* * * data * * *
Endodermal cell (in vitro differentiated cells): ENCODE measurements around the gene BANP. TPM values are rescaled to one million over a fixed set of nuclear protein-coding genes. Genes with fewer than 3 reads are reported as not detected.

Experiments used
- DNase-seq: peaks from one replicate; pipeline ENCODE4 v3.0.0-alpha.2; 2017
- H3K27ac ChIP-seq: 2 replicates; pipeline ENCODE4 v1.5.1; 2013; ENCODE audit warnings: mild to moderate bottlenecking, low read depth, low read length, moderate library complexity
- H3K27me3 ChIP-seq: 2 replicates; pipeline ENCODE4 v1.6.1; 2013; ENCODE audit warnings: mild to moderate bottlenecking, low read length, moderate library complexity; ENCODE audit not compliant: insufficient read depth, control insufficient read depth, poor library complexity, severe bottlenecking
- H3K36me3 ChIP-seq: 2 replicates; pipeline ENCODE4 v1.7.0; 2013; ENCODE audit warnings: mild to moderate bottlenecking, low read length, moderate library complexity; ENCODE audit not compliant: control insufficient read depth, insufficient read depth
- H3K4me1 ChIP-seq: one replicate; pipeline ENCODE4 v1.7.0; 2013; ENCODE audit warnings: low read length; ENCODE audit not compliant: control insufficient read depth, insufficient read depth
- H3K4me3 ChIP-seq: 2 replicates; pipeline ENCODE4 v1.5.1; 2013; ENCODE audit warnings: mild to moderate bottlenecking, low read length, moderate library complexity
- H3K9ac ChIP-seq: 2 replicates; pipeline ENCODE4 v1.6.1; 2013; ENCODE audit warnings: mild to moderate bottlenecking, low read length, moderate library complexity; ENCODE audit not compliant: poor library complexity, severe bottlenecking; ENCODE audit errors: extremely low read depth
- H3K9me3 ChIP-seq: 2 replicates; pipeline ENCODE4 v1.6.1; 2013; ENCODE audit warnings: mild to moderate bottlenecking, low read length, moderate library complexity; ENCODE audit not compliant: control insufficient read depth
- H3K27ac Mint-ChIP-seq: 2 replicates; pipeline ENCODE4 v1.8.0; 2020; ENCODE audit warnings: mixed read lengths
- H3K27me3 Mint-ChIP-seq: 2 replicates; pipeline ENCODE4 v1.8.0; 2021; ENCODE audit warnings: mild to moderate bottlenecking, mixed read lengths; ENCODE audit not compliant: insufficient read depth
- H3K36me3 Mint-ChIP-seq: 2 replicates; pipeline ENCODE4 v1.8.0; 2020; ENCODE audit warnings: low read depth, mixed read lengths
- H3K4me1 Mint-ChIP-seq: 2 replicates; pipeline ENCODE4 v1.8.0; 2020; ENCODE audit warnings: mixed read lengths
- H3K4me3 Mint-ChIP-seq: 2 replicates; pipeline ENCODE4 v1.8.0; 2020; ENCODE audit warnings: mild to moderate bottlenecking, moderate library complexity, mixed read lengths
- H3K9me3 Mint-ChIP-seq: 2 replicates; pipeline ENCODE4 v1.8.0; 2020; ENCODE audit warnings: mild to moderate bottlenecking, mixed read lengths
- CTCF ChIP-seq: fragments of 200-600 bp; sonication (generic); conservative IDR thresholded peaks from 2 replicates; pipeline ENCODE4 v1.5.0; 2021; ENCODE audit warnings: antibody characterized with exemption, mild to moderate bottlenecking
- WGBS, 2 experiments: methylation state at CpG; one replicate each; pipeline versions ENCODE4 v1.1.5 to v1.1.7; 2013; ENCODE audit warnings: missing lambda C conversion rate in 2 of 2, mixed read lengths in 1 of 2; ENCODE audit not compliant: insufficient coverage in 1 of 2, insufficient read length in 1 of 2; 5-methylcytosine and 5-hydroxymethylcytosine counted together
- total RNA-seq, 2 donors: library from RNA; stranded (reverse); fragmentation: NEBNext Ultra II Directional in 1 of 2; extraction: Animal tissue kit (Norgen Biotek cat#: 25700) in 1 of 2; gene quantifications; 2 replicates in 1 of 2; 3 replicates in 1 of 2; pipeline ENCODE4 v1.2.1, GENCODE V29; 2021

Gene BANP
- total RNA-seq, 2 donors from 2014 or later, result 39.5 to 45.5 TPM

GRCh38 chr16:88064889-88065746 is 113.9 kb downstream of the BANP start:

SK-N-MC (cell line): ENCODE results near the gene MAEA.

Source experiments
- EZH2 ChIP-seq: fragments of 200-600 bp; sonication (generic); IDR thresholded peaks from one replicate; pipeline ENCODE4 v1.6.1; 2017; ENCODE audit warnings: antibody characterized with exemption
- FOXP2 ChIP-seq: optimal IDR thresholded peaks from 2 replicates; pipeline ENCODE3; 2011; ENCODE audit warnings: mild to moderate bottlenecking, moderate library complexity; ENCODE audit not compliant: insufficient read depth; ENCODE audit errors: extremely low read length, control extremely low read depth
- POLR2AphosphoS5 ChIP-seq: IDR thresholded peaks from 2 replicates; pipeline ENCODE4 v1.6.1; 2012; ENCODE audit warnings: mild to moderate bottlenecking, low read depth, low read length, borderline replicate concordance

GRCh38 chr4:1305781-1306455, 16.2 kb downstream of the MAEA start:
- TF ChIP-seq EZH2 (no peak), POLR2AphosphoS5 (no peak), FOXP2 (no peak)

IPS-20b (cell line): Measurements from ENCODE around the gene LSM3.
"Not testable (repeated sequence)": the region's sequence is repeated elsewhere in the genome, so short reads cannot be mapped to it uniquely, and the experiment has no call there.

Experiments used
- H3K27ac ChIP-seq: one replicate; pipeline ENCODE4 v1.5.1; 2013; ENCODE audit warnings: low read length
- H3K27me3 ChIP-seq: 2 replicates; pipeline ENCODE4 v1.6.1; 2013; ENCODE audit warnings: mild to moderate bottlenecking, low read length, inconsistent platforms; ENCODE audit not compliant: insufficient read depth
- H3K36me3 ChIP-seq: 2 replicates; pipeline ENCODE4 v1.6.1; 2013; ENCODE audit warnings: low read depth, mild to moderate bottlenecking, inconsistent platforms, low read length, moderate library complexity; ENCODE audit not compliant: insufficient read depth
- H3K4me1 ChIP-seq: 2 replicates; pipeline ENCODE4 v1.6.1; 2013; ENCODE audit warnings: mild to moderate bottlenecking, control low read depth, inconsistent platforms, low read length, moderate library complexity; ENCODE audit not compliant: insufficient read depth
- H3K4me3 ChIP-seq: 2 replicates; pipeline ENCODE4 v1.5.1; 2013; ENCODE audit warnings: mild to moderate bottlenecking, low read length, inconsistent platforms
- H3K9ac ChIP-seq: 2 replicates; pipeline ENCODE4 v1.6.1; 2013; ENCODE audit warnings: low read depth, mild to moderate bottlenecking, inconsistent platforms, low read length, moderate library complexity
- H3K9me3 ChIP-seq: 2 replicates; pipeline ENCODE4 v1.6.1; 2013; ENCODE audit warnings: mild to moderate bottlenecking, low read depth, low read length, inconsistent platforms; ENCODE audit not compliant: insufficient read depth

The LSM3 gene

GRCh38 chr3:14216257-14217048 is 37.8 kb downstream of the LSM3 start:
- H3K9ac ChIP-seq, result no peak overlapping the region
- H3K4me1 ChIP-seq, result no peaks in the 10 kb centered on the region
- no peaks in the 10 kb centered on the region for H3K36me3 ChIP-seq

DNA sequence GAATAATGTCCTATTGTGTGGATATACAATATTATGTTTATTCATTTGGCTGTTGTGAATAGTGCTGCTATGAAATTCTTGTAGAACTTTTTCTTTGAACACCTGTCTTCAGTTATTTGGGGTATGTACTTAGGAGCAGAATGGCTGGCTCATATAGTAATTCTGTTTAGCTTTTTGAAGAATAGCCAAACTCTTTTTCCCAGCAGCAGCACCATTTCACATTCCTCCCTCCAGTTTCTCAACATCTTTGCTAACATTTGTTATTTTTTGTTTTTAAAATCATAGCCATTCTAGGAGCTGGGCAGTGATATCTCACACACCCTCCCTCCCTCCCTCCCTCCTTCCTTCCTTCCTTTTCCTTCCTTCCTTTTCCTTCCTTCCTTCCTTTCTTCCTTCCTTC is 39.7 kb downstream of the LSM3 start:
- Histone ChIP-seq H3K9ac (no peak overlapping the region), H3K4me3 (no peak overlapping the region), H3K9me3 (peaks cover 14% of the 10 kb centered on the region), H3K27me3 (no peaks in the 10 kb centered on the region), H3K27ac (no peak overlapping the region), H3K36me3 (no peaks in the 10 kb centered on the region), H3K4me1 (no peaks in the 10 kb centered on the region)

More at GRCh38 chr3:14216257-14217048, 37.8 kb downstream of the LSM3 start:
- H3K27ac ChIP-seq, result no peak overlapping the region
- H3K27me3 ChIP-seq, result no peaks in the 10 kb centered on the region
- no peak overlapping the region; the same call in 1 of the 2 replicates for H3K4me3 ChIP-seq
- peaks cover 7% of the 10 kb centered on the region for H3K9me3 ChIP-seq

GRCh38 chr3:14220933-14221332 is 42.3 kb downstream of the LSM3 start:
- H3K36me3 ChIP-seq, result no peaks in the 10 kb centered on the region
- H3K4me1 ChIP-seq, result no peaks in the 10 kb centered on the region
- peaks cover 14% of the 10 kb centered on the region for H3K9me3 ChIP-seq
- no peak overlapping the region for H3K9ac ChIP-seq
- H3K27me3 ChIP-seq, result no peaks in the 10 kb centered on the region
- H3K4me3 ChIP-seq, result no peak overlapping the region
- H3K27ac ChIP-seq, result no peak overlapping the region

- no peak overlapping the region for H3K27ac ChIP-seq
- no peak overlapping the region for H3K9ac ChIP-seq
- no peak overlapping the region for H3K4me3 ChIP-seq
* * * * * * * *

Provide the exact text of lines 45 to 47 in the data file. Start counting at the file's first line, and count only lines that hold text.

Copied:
DNA sequence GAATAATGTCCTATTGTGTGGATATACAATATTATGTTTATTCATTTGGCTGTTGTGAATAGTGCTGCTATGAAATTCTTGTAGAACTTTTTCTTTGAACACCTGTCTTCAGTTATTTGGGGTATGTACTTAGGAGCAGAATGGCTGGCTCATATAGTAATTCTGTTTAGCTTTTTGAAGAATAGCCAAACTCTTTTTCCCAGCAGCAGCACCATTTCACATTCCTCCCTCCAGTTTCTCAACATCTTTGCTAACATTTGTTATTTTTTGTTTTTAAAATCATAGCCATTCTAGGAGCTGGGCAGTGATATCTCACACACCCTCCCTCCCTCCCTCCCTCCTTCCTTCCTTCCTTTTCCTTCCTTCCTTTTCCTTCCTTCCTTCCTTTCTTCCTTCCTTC is 39.7 kb downstream of the LSM3 start:
- Histone ChIP-seq H3K9ac (no peak overlapping the region), H3K4me3 (no peak overlapping the region), H3K9me3 (peaks cover 14% of the 10 kb centered on the region), H3K27me3 (no peaks in the 10 kb centered on the region), H3K27ac (no peak overlapping the region), H3K36me3 (no peaks in the 10 kb centered on the region), H3K4me1 (no peaks in the 10 kb centered on the region)

More at GRCh38 chr3:14216257-14217048, 37.8 kb downstream of the LSM3 start: